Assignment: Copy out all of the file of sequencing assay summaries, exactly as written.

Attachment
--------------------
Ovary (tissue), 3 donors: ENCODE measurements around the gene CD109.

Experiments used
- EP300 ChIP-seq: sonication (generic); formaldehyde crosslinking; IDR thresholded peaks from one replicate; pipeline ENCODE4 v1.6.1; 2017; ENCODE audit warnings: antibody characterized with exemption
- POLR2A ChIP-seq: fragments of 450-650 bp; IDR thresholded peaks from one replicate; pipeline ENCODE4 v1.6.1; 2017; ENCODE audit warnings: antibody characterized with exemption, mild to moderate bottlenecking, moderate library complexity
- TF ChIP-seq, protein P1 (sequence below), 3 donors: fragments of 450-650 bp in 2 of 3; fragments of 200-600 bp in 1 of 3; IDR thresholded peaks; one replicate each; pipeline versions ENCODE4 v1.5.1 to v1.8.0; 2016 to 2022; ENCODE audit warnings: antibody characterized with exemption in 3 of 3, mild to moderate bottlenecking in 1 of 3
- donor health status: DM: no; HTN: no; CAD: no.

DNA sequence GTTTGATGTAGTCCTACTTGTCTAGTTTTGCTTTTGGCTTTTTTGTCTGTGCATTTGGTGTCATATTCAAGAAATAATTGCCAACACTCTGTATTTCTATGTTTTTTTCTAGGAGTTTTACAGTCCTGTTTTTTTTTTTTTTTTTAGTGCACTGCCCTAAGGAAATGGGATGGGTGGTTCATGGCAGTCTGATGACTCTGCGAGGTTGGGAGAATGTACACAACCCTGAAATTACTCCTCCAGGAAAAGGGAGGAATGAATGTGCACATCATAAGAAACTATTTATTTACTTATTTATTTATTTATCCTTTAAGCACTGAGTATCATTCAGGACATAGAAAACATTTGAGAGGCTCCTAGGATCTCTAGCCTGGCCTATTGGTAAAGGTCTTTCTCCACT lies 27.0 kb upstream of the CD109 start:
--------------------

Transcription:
Ovary (tissue), 3 donors: ENCODE measurements around the gene CD109.

Experiments used
- EP300 ChIP-seq: sonication (generic); formaldehyde crosslinking; IDR thresholded peaks from one replicate; pipeline ENCODE4 v1.6.1; 2017; ENCODE audit warnings: antibody characterized with exemption
- POLR2A ChIP-seq: fragments of 450-650 bp; IDR thresholded peaks from one replicate; pipeline ENCODE4 v1.6.1; 2017; ENCODE audit warnings: antibody characterized with exemption, mild to moderate bottlenecking, moderate library complexity
- TF ChIP-seq, protein P1 (sequence below), 3 donors: fragments of 450-650 bp in 2 of 3; fragments of 200-600 bp in 1 of 3; IDR thresholded peaks; one replicate each; pipeline versions ENCODE4 v1.5.1 to v1.8.0; 2016 to 2022; ENCODE audit warnings: antibody characterized with exemption in 3 of 3, mild to moderate bottlenecking in 1 of 3
- donor health status: DM: no; HTN: no; CAD: no.

DNA sequence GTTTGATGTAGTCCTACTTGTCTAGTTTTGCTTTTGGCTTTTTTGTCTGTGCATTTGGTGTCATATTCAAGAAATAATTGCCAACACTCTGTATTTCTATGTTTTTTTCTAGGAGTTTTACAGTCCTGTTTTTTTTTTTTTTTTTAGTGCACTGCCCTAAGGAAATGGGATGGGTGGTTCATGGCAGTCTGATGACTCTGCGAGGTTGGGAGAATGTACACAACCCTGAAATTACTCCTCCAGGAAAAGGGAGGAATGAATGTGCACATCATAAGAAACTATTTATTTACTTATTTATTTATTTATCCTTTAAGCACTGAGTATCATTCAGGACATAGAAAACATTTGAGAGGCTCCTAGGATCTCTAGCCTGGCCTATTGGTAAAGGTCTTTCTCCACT lies 27.0 kb upstream of the CD109 start: